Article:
As we covered in our previous post, choosing the right WordPress theme for your project can be quite the undertaking.
One of the most important considerations has less to do with the theme’s visual appearance (as captured in, say, the theme demo), and more to do with its ease of use and customization. In other words, you’ll want to look at the following questions:
- How quickly and easily can you get the site up and running?
- How quickly and easily can you customize the site in the desired ways?
- What technical skills do working with and customizing the theme require?
Customization Options Vary Widely By Theme
Themes vary widely in their ease of use and customization, and in the customization options they make available.
Because there is no standard set of a features for a WordPress theme, themes vary widely in the customization options they make available to users.
Themes commonly include the following options in a (more or less user-friendly) customization area:
- Fonts, which could mean different font options for the nav menu, main text, headers, etc., and could include size and color or just font family
- Theme color scheme
- Option to upload a site logo or have a text-only site header
- Theme background color and/or image
- Layout and contents of footer (often using widget areas)
However, none of these options is included in every theme, and some themes include none of them.
WP Business Tips, for example, is running a customized version of a theme called “MasterBlog” that actually has very few customization options. Not even the fonts are customizable, meaning—as crazy as this sounds!—that if you use this theme and don’t understand CSS or other ways of customizing fonts (such as through plugins), then you’re stuck with whatever fonts the theme designers thought looked good.
Of course, for people who know how to change fonts, it’s actually easier to make changes through technical tools like CSS stylesheets than to try to make a theme customizer do what you want—so a theme with few options to worry about/disable/override is actually perfect for us.
So a particular theme may either be a great or a bad fit for you depending on your personal web design and development skills.
So you’ll want to take the time to assess your skills.
Matching Your Theme to Your Web Design and Development Skills
Are you brand new to WordPress and web design? Do you have some understanding of basic design (in particular CSS)? Are you a web developer with in-depth knowledge of code and WordPress? By figuring out where your design skills stand, you can narrow down your theme choices.
If you’re new to the world of WordPress and web development, then you will likely want to choose a theme that has a lot of easy theme design options. You’ll likely want to choose a theme that:
- Easily allows you to change the typography (font, size, and color) on your site
- Lets you easily upload a logo
- Lets you change the main colors of your theme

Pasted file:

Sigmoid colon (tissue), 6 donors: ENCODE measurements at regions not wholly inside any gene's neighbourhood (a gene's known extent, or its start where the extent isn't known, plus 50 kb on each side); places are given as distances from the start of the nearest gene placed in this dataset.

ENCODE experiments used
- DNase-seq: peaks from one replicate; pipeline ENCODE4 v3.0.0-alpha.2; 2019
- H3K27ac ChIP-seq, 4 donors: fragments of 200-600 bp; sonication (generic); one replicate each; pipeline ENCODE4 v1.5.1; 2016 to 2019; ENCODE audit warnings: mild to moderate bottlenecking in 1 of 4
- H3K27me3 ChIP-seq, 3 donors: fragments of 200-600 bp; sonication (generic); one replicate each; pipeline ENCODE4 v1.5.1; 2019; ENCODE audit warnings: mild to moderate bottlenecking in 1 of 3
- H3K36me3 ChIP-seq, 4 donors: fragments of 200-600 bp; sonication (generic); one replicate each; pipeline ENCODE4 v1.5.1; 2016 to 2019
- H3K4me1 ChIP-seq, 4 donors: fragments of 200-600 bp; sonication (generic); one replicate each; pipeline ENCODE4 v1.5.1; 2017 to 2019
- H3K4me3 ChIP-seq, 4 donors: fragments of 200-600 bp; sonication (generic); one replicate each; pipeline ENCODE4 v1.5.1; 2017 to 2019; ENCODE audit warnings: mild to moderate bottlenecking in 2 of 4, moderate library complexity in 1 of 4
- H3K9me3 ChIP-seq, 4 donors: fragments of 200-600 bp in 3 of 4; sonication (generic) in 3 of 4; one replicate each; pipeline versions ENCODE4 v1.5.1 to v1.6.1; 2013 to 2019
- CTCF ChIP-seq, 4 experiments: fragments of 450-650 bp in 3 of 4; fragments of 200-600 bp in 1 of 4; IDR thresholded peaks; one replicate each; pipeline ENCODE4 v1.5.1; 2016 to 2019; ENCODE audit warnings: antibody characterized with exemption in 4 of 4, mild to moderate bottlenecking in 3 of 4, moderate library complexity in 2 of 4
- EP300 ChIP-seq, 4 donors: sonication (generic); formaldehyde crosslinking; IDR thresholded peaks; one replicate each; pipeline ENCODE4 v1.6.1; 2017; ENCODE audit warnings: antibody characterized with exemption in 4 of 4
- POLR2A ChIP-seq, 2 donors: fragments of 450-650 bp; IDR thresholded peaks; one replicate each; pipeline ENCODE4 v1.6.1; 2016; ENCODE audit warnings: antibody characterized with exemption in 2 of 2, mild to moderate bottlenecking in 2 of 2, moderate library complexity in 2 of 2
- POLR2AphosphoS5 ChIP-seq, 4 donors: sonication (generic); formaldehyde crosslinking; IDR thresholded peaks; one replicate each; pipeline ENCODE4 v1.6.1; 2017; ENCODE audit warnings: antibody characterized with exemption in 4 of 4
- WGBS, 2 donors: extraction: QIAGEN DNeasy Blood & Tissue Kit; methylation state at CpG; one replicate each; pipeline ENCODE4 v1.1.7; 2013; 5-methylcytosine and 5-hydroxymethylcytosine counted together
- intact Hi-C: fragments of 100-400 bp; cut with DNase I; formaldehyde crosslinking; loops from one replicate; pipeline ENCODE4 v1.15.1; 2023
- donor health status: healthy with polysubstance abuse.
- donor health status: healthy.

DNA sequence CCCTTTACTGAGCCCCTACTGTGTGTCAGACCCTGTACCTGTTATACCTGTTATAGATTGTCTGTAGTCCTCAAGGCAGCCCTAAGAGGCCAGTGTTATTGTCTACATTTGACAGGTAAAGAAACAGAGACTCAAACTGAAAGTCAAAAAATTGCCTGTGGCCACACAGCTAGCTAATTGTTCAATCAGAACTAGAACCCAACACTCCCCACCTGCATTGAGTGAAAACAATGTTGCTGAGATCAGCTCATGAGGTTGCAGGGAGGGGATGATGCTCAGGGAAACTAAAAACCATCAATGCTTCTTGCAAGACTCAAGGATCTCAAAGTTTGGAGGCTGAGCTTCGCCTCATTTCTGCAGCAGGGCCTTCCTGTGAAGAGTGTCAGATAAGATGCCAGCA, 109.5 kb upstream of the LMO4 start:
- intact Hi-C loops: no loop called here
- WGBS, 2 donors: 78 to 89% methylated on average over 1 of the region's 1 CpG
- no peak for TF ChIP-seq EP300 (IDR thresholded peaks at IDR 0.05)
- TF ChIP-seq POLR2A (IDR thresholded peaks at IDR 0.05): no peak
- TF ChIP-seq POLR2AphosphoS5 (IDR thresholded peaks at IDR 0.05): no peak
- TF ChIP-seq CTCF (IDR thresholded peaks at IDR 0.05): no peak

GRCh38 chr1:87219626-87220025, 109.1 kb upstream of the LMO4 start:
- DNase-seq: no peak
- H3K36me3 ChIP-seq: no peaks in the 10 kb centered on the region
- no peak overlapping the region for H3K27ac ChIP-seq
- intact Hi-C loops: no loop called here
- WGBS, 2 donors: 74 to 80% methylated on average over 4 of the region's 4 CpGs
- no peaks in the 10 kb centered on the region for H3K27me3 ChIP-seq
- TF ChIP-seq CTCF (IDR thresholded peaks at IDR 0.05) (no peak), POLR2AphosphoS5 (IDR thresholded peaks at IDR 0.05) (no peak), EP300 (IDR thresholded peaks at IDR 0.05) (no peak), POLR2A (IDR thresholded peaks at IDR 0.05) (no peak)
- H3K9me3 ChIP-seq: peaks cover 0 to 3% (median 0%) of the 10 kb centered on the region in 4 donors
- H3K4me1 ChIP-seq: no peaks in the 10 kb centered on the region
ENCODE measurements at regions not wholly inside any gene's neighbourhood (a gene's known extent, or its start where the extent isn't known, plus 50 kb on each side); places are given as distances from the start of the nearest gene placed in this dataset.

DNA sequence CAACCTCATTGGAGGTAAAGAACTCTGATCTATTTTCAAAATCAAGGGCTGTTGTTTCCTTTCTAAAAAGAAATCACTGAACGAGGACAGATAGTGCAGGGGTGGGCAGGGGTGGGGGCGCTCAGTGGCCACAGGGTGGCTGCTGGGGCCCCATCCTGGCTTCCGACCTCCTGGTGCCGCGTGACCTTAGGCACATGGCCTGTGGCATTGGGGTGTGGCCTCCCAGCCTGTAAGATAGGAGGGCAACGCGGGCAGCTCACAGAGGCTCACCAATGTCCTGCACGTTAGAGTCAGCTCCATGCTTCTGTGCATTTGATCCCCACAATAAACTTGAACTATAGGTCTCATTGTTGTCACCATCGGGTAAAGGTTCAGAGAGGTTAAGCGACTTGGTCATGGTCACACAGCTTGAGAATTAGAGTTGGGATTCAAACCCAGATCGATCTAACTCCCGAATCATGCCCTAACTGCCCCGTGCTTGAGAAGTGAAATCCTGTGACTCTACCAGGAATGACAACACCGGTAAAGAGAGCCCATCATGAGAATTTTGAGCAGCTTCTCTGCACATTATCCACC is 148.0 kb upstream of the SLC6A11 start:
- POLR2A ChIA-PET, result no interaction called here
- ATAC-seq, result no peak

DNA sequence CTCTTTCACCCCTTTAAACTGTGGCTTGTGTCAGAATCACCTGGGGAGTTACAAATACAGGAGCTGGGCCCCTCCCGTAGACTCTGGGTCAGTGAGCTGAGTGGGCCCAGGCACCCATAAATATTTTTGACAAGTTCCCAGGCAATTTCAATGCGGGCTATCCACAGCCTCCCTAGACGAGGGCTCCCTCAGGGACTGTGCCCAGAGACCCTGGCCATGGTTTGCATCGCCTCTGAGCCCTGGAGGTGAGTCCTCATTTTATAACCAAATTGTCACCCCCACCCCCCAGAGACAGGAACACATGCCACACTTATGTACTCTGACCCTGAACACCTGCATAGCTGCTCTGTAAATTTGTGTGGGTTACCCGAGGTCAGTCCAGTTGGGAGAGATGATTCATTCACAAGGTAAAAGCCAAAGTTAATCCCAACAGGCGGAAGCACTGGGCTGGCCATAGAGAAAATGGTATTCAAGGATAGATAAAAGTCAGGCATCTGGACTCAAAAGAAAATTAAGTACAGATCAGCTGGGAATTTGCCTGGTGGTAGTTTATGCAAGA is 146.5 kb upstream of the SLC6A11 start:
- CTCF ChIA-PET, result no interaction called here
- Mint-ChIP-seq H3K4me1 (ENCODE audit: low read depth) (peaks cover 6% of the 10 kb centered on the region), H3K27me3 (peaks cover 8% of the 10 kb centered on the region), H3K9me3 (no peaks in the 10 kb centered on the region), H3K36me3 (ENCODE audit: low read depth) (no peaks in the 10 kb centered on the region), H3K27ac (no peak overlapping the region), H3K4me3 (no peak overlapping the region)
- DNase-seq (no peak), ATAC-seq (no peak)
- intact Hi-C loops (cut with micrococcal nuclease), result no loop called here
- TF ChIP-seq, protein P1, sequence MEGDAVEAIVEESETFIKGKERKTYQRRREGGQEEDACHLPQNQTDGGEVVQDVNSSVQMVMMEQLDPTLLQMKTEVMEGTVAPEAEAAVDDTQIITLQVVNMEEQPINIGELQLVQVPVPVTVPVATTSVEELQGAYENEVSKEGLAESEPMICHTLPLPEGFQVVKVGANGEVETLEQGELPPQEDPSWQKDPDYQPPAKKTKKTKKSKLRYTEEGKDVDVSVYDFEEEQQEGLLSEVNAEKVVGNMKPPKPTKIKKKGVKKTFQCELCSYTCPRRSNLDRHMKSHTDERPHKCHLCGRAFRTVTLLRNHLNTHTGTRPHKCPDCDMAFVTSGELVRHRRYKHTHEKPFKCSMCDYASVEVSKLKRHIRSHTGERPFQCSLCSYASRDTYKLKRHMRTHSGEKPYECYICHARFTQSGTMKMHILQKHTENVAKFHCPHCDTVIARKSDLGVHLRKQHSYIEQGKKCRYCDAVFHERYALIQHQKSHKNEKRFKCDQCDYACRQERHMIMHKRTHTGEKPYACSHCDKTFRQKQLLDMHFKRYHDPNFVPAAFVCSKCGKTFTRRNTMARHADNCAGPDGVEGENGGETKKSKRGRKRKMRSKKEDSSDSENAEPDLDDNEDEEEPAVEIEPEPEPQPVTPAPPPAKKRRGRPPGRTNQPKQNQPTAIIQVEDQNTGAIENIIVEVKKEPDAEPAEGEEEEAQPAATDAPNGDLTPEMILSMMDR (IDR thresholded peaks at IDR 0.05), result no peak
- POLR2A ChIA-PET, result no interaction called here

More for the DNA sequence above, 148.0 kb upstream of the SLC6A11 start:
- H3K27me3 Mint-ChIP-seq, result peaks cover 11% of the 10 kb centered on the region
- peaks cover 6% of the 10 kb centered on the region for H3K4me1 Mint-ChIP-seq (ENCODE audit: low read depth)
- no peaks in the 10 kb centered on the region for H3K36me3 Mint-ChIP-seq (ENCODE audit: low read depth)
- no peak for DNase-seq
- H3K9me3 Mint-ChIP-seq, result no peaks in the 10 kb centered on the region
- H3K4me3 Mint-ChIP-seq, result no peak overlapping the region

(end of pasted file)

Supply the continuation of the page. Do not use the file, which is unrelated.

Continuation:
- Easily integrates with the plugins you plan to use (i.e., WooCommerece, Easy Digital Downloads)
- Comes with the ability to customize homepage elements and footer contents
This is obviously not a comprehensive list, but you get the idea. If you realize that you need a theme with more design options, then at least you can narrow down your search.
Most themes don’t allow you to test the full admin interface before buying. However, many theme authors either set up a partial demo of the admin area or create a tour (perhaps a video) of the theme’s options. Even if a given theme doesn’t have these features, most times the theme’s specification will give you enough good information to start to make an informed decision.
More Experienced Folks
The more experienced you are, the more predesigned interfaces become a liability.
The more experienced you are, the more you can tell your theme exactly how to behave without going through a predesigned user interface. And those interfaces become a liability, because they’ll never be as fast, reliable, and precise as well-written code directly at the theme level.
So as you start to learn more about WordPress, see what you can strip away from the customization options list above. You can start by ignoring customization options that do exist on a given theme: use CSS rules to color the header rather than the theme coloring options, for example.
As time goes on, I find myself prioritizing well-built, relatively simple themes with few customization options. If you’re really confident in your chops—or your developer’s—then you might find yourself gravitating away from “options-for-everything” themes and in this direction as well.
So far we’ve covered what a WordPress theme is, the pros and cons of free and premium themes, and considering the customization options available in the admin area of a theme.
Stay tuned for next week, when we’ll take a specific look at drag-and-drop themes. And as always, if we can help with anything, leave a comment below or get in touch!
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